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Abstract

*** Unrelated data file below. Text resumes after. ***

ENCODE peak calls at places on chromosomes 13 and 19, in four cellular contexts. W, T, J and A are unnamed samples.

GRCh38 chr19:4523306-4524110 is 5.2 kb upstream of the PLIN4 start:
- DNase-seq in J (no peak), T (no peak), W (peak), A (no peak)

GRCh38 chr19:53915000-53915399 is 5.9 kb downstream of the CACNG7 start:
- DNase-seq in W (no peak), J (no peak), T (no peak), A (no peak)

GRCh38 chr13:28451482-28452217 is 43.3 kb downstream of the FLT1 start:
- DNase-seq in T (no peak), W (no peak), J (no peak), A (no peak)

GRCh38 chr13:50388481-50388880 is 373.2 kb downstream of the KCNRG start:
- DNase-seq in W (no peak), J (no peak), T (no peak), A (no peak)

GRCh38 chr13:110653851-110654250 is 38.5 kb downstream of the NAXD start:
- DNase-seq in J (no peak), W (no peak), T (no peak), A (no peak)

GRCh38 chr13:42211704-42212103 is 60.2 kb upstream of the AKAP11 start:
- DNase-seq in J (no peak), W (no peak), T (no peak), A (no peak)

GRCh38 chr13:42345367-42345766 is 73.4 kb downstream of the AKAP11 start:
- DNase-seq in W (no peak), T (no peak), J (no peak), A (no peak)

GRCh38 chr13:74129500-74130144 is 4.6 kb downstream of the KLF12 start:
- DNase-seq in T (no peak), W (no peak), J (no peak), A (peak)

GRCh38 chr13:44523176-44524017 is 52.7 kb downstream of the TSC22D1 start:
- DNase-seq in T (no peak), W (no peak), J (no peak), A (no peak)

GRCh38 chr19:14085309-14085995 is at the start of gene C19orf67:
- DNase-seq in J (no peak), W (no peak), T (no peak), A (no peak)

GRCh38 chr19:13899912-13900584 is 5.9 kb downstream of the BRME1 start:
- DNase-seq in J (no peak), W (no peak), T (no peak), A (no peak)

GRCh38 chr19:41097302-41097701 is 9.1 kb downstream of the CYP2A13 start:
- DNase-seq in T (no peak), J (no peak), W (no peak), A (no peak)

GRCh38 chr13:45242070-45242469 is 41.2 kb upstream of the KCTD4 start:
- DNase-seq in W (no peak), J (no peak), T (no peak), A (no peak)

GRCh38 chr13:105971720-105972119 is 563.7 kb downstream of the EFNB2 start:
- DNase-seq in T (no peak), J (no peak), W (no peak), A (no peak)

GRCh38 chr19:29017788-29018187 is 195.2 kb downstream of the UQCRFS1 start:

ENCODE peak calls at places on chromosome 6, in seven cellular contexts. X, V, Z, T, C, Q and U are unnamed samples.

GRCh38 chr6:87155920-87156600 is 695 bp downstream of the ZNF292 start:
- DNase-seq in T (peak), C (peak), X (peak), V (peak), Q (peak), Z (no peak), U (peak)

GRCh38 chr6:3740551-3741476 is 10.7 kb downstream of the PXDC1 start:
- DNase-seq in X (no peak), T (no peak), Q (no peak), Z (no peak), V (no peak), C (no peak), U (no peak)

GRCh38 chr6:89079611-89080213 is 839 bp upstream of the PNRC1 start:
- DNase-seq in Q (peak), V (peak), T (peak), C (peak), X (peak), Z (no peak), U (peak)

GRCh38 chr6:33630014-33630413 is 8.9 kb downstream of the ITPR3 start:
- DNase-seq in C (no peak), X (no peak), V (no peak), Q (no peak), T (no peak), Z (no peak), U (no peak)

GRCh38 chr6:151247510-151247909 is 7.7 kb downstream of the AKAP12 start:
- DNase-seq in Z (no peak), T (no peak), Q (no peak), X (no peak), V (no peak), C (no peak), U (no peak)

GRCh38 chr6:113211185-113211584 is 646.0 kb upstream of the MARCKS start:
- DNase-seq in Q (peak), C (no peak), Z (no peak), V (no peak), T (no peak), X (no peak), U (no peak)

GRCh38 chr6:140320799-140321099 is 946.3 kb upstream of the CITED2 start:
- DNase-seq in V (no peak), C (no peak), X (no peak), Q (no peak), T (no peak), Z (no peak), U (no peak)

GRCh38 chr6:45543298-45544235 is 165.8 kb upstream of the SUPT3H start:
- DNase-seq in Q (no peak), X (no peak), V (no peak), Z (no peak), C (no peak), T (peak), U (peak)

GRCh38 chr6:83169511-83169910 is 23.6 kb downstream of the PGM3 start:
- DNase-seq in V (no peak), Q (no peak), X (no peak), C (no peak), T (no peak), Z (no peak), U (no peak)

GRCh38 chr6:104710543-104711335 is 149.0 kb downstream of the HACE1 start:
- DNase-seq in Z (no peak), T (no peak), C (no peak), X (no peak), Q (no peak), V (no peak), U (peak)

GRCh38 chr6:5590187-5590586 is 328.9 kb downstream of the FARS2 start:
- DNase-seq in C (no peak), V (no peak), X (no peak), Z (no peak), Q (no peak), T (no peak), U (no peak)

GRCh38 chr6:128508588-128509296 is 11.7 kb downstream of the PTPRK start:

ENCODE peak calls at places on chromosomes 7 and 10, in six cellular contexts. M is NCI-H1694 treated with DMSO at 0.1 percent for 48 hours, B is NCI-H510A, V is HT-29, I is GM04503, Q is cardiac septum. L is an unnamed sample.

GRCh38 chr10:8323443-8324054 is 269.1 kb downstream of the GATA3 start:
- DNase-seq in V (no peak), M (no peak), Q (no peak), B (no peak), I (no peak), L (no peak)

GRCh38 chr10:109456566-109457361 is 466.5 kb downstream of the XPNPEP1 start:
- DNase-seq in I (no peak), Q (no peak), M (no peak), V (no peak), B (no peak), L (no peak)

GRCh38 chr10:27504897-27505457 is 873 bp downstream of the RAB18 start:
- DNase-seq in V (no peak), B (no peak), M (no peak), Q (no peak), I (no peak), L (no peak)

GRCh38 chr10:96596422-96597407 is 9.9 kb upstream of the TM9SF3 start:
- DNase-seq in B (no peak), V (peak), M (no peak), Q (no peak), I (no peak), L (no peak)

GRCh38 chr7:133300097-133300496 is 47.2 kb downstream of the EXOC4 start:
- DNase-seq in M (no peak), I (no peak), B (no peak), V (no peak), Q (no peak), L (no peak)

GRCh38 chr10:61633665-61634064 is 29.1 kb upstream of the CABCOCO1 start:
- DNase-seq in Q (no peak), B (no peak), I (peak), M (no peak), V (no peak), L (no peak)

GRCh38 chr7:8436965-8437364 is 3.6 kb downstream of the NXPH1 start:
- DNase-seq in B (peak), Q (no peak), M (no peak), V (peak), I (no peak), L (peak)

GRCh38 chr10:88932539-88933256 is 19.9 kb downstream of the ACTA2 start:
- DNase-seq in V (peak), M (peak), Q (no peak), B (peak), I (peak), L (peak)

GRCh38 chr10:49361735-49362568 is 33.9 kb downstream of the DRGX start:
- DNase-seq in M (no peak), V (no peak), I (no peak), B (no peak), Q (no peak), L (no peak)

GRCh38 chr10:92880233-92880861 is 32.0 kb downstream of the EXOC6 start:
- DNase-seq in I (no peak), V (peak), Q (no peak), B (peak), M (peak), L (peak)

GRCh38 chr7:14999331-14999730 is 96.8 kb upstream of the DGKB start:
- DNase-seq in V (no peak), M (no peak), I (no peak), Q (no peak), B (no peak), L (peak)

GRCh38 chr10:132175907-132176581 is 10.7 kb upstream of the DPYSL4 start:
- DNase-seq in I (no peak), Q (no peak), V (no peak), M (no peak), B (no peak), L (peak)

The level of natural hedge, i.e. the (negative) correlation between price and yield levels, is an important determinant for farmers’ income risks and their demand for risk management instruments. The natural hedge is often approximated with correlations observed at more aggregated levels, e.g. the county level. This induces biases because the natural hedge at the farm-level is smaller than on more aggregated levels. In this paper, we put this idea one step forward and investigate the empirical relationship between price-yield correlations and the underlying crop acreage, using farm-level data for 5 crops in Switzerland. We find that, for instance, a 1% increase in area under maize and intensive barley leads to a change in the correlation by -0.02 and -0.08, respectively. Thus, larger farms have a stronger natural hedge. Using a revenue insurance example, we show that this information can be used to adjust insurance premiums for each farm.

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